Can the Foods You Eat Help Prevent Dementia?
A few key factors contribute to preventing dementia through diet including:
- Reducing beta-amyloid plaques that form in the brain and may lead to dementia
- Preventing brain inflammation
- Protecting the brain’s glial cells, which remove debris and toxins from the brain
Which foods do this best?
Choose a Diet Rich in Fish-based Omega-3 Fatty Acids
Some scientific evidence suggests that people with high levels of Omega-3 fatty acids in their blood may be at a lower risk to develop Alzheimer’s disease.
Omega 3’s, namely the long-chain fatty acids known as DHA and EPA, may reduce the development of beta-amyloid plaques in the brain while also reducing inflammation.
Cold water fish like salmon, tuna, trout, mackerel, and sardines are high in these fatty acids, but you can also supplement with fish oil pills.
Eat Walnuts and Flaxseed for ALA Fatty Acids
Another form of Omega-3’s, ALA fatty acids, also play a role in maintaining healthy brain function.
A 2014 study showed that mice who ate a diet rich in walnuts exhibited “significant improvement in learning skills, [and] memory.”
You can also find ALA Omega-3’s in flaxseed, an easy-to-eat food that adds fiber when blended into smoothies. It also provides a pleasing texture when sprinkled on top of Greek yogurt.
Eat Dark Berries to Protect Glial Cells
Evidence shows that ginger and berries – including blackberries and blueberries – can help protect the brain’s glial cells. These are the non-neuronal cells that make up 90 percent of the brain’s tissue and help protect the nerve cells from damage.
Use Ginger to “Spice Up” Neurotransmitter Activity
Ginger root also provides the same protective benefits for glial cells, while also increasing acetylcholine activity in the brain. This assists in maintain memory and learning skills. Additionally, ginger inhibits the production of acetylcholinesterase, the enzyme that breaks down acetylcholine. Today’s Alzheimer’s drugs work in the same way, but ginger can do it naturally with no side effects.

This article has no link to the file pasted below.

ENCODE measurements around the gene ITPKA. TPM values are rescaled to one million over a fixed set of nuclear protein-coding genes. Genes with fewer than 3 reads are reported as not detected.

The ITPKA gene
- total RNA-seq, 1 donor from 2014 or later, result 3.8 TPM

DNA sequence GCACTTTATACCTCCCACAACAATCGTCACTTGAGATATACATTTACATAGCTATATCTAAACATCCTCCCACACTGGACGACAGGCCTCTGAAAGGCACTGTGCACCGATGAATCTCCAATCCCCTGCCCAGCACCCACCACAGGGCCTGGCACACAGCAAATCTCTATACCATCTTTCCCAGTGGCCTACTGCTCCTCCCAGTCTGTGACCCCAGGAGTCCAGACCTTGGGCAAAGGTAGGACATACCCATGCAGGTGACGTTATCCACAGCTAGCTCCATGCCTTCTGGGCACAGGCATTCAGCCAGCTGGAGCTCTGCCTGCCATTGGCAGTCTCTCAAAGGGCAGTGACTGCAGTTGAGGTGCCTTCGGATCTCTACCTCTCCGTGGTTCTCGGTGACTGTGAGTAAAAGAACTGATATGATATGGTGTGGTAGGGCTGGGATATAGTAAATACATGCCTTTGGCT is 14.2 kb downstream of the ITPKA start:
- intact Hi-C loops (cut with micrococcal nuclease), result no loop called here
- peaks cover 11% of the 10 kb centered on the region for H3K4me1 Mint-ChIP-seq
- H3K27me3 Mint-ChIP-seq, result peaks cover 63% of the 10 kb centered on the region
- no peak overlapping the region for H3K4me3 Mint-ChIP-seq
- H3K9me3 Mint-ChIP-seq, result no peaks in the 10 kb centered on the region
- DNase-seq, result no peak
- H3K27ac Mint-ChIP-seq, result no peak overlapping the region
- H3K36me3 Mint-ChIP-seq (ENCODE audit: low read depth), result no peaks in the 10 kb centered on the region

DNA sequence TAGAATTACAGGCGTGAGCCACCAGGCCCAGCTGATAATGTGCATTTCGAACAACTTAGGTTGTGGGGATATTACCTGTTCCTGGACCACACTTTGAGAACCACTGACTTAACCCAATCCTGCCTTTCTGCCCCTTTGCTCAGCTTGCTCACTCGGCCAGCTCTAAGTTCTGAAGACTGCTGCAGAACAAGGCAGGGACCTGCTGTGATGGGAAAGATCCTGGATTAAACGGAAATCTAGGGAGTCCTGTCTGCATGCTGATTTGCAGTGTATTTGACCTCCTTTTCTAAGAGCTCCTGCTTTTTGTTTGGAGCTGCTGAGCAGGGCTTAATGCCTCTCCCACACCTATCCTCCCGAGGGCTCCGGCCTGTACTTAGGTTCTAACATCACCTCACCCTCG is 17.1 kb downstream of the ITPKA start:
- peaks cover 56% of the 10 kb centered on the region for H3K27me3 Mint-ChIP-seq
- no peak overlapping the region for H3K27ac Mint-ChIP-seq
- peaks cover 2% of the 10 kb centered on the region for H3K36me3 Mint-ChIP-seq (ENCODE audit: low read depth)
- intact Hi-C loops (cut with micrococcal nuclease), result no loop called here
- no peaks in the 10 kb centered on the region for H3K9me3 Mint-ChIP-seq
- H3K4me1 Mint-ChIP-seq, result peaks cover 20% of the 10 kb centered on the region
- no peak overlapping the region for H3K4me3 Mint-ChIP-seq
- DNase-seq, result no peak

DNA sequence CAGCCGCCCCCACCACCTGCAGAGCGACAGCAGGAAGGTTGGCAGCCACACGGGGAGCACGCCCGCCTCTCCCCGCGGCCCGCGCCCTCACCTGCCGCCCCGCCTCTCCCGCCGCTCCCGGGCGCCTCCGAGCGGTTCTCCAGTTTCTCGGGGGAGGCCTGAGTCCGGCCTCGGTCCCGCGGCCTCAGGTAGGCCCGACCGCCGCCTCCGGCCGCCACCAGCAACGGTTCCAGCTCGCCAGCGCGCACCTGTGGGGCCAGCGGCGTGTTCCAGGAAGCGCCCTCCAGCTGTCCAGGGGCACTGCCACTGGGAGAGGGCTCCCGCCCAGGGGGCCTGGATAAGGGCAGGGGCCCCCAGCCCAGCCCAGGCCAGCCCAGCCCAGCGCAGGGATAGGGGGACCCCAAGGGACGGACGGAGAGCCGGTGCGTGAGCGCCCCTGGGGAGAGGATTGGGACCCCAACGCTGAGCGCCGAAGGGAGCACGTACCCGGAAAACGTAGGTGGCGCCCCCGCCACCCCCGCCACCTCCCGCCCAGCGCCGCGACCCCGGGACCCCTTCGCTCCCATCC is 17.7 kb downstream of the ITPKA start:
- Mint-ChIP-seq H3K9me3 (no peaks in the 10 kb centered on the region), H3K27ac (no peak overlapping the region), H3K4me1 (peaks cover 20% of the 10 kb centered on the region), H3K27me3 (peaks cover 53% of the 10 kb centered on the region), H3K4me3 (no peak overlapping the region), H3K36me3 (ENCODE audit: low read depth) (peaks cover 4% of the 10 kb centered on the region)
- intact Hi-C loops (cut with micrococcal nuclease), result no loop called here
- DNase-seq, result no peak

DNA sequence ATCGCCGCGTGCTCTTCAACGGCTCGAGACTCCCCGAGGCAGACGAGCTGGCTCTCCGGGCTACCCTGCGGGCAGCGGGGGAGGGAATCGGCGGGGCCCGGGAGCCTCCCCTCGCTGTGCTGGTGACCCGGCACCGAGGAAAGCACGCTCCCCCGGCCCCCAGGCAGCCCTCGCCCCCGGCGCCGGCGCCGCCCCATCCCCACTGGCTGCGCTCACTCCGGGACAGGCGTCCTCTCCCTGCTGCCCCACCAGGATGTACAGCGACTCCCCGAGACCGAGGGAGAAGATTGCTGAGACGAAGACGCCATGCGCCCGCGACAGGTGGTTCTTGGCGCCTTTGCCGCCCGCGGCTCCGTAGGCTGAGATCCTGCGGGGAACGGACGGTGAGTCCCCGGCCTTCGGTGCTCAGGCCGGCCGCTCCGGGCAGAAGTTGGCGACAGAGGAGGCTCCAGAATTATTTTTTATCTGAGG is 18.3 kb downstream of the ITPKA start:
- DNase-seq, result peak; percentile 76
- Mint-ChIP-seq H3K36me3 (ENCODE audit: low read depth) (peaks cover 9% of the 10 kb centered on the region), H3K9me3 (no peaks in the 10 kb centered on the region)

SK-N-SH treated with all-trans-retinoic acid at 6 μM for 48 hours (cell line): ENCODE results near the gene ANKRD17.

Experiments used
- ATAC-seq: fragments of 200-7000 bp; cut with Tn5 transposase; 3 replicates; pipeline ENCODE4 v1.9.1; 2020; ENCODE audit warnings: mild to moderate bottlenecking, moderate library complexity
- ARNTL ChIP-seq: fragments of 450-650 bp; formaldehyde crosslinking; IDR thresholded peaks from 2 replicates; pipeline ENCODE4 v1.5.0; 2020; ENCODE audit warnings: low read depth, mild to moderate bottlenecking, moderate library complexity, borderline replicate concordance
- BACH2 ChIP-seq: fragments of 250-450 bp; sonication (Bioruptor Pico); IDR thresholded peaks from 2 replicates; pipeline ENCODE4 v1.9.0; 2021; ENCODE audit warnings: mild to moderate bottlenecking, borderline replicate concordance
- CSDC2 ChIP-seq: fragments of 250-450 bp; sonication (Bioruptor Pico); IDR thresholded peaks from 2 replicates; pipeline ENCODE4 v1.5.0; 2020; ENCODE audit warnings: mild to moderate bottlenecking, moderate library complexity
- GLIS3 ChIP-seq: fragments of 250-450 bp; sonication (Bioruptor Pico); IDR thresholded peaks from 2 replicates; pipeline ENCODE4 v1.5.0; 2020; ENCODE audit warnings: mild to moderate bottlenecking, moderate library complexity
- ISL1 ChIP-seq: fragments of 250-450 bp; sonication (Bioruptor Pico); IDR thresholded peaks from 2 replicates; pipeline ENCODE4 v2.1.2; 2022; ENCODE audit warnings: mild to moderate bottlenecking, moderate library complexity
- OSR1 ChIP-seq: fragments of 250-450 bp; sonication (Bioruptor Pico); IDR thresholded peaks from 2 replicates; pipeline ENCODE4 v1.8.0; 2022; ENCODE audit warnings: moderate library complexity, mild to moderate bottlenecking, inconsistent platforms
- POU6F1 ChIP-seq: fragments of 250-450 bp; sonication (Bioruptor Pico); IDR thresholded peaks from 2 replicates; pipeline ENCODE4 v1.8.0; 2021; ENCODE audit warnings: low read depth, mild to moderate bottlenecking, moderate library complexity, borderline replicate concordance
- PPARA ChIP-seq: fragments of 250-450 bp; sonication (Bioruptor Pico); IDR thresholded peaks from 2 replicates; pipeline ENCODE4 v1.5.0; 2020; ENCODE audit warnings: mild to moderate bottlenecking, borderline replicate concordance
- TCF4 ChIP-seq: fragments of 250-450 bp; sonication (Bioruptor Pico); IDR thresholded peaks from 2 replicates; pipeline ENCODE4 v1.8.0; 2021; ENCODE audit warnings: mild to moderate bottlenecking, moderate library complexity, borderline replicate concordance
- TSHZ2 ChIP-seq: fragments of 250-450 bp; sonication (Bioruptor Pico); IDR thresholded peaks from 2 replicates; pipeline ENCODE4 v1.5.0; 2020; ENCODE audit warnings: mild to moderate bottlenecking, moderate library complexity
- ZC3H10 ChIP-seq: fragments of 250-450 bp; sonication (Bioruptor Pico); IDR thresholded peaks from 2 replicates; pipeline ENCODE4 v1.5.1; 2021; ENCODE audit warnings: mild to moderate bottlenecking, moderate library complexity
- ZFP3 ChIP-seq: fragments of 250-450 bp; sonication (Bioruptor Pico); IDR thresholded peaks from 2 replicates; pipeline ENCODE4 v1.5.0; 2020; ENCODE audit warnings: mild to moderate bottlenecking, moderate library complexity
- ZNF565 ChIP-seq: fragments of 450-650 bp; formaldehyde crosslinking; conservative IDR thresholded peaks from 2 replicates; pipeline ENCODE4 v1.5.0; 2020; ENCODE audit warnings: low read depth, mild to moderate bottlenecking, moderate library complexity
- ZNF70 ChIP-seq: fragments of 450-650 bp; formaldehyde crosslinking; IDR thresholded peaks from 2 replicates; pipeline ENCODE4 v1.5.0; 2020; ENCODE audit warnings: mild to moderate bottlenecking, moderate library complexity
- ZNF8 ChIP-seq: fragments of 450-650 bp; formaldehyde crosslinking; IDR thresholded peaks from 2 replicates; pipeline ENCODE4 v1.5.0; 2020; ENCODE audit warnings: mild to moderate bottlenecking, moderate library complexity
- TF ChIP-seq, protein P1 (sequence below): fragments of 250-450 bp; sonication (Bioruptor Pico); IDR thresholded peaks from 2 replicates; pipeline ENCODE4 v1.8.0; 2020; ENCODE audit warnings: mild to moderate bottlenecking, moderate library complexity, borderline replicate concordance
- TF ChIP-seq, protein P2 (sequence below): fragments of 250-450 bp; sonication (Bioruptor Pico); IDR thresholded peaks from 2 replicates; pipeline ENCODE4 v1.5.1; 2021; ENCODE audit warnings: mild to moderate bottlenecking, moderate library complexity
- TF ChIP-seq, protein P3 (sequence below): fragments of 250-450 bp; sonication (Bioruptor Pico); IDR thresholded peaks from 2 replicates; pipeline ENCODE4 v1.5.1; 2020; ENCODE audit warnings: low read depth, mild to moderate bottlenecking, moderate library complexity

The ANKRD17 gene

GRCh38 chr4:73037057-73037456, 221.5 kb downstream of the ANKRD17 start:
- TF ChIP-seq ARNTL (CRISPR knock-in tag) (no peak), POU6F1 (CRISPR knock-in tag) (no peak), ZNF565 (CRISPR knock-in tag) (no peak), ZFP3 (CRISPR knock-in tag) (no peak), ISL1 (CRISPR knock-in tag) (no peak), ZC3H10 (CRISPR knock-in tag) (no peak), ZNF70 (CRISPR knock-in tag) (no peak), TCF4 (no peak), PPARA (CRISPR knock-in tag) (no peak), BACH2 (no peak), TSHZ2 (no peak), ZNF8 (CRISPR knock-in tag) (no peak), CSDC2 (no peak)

Ginger has other benefits, too. A strong antioxidant, it prevents the formation of free radicals and reduces inflammation – both factors in aging.
Eating a diabetic friendly diet, very low in sugar, with a balance of slow-burning carbohydrates (whole grains, vegetables and protein) at every meal can help reduce the risk of type-2 diabetes.
Some studies have shown a link between high blood sugar and Alzheimer’s disease.
Eat Leafy Green Vegetables
Some studies show that eating just one serving of kale, spinach, or other leafy green vegetables a day may help slow cognitive decline, some studies show. Scientists attribute the results to the folate, beta-carotene, and vitamin K found in these vegetables.
A Healthy Diet Is Good for Your Brain
If these foods all sound like the same foods recommended for most healthy diets, that’s because they are. Fortunately, a diet rich in antioxidants and healthy fats, while low in sugar and empty calories is good for your heart, your waistline and your brain.
The dining experience at Five Star Senior Living communities is like no other. Thanks to our partnership with celebrity Chef Brad Miller, meals are similar to what you would find in a fine dining restaurant.